Pop culture obsessives writing for the pop culture obsessed.
Pop culture obsessives writing for the pop culture obsessed.

The Fighter

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With the notable exception of his exuberant performance as the unstoppable Dieter Dengler in Werner Herzog’s Rescue Dawn, Christian Bale has spent the decade since American Psycho playing roles that showcase his anger, austerity, or some combination of the two. It’s been so easy to forget the charismatic star behind all that jaw-clenching seriousness that his remarkable turn as Dickie Eklund in The Fighter comes as a welcome surprise. Looking nearly as gaunt as he famously did for The Machinist, Bale plays a crack-addicted former boxer—the “pride” of working-class Lowell, Massachusetts—who seems to earn second, third, and fourth chances purely on the basis of his crooked smile and shambling underdog charm.

Bale’s live-wire performance typifies the many major and minor elements that elevate The Fighter from the deeply conventional sports movie it might have been into the endearingly offbeat sports movie it turns out to be. Based on a true story, the film focuses on the relationship between half-brothers: Dickie, a former palooka whose greatest achievement was a spirited showing against Sugar Ray Leonard, and Micky Ward (Mark Wahlberg), a bruising welterweight whose loyalty to his flaky brother and brassy, controlling mother (Melissa Leo) has stunted his growth. Micky’s relationship with a bartender (Amy Adams) gives him the confidence and support to consider a different course, but at the expense of a painful fallout with his family.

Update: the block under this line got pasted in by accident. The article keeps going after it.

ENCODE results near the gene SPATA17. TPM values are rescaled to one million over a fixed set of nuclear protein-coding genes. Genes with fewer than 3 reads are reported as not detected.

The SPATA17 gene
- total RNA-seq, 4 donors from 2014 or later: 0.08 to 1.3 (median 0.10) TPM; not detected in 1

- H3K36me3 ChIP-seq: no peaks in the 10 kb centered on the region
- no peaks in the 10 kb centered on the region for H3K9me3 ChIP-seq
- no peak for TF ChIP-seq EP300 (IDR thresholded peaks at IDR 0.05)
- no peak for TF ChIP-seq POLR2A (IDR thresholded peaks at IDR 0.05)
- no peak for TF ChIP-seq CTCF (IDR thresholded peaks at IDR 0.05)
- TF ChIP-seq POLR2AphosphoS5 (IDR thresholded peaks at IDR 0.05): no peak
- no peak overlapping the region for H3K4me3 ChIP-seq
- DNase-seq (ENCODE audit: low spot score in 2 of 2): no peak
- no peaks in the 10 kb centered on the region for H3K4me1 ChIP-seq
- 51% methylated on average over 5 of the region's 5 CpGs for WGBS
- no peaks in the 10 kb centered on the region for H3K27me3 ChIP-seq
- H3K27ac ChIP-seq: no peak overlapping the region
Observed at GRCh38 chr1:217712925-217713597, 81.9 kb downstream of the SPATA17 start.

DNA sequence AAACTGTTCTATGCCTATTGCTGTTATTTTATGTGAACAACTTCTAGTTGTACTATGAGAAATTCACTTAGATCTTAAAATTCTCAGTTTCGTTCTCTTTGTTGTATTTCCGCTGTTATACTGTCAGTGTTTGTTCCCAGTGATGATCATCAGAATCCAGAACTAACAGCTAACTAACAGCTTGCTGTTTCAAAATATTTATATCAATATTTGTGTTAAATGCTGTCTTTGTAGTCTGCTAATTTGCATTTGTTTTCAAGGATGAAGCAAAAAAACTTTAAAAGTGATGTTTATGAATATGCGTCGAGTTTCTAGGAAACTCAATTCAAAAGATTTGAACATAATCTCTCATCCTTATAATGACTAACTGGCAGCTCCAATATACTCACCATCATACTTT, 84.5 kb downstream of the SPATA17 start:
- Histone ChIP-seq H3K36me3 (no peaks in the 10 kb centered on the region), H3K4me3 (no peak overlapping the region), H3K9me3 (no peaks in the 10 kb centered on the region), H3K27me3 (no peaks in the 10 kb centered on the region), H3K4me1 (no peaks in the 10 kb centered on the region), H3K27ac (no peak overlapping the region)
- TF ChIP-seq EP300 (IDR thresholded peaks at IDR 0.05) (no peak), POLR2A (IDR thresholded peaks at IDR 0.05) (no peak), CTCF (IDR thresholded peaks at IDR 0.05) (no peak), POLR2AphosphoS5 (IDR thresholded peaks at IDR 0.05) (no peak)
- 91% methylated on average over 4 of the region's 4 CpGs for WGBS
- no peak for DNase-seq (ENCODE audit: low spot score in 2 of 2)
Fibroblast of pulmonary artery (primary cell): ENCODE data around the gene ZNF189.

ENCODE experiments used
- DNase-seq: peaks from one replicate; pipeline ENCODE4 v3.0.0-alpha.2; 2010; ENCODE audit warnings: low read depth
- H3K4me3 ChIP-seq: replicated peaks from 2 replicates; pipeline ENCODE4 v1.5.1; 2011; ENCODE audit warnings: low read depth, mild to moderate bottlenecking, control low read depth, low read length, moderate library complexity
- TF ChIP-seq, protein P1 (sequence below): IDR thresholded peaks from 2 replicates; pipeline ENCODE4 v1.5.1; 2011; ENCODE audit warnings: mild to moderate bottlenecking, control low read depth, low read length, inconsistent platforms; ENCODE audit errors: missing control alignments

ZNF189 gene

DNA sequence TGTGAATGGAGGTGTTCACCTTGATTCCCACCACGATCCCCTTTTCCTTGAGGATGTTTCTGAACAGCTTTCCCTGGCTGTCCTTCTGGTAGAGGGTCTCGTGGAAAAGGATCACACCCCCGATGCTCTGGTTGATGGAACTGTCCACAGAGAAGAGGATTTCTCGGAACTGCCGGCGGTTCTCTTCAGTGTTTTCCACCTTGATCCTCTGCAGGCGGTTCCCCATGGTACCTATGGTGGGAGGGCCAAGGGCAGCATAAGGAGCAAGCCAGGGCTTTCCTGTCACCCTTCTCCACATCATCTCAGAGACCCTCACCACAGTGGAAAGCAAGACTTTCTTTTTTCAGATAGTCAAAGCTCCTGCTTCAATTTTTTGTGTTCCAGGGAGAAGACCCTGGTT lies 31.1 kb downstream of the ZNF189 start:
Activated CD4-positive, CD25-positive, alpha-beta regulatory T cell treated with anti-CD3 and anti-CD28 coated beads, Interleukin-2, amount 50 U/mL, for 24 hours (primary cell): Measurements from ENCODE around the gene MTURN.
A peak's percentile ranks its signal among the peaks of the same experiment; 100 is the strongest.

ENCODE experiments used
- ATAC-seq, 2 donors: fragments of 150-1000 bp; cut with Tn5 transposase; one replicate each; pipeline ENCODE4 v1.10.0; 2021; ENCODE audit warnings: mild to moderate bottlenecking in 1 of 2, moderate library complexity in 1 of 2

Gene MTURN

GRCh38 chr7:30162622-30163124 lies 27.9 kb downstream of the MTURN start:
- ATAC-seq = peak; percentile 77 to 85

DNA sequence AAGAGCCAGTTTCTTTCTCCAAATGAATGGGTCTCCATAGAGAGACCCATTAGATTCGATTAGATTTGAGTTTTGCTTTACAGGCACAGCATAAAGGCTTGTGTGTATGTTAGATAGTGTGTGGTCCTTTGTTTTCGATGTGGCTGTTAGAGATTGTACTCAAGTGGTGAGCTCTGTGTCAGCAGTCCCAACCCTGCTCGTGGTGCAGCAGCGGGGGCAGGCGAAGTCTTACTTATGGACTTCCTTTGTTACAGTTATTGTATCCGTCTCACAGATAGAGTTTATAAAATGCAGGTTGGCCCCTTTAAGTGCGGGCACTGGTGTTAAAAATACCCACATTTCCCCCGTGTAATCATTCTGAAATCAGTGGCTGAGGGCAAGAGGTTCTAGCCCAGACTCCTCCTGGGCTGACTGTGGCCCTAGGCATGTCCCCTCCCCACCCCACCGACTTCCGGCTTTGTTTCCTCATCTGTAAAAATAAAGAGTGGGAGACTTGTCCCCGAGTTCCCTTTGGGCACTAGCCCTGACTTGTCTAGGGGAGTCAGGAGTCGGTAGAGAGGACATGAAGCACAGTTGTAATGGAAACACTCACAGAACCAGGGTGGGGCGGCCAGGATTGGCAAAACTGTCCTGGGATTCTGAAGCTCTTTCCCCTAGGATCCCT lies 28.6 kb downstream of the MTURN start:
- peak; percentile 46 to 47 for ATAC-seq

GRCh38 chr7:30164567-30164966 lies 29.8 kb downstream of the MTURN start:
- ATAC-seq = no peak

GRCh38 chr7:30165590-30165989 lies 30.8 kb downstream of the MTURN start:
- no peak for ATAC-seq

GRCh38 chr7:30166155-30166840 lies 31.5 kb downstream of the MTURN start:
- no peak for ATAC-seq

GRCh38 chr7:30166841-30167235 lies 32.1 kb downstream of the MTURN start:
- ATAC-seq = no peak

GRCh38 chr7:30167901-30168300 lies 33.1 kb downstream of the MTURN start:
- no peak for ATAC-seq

Stories about working-class boxers punching above their station aren’t exactly new, but director David O. Russell (Three Kings) and his team do everything they can to evoke the humble setting and the complex—and often quite funny—dynamic between Micky and a family that doesn’t always have his best interests at heart. Wahlberg normally disappears in quieter roles, but here he subtly conveys the weak, impressionable kid who quivers behind his hulking exterior. The film occasionally gets too cartoonish with the local color, but its tone is brash and big-hearted, and the decision to go broad leaves plenty of room for Bale to play Dickie as New England’s answer to Ratso Rizzo. The Fighter doesn’t try to upend the genre, but it’s a reminder of how satisfying these movies can be when they’re done right.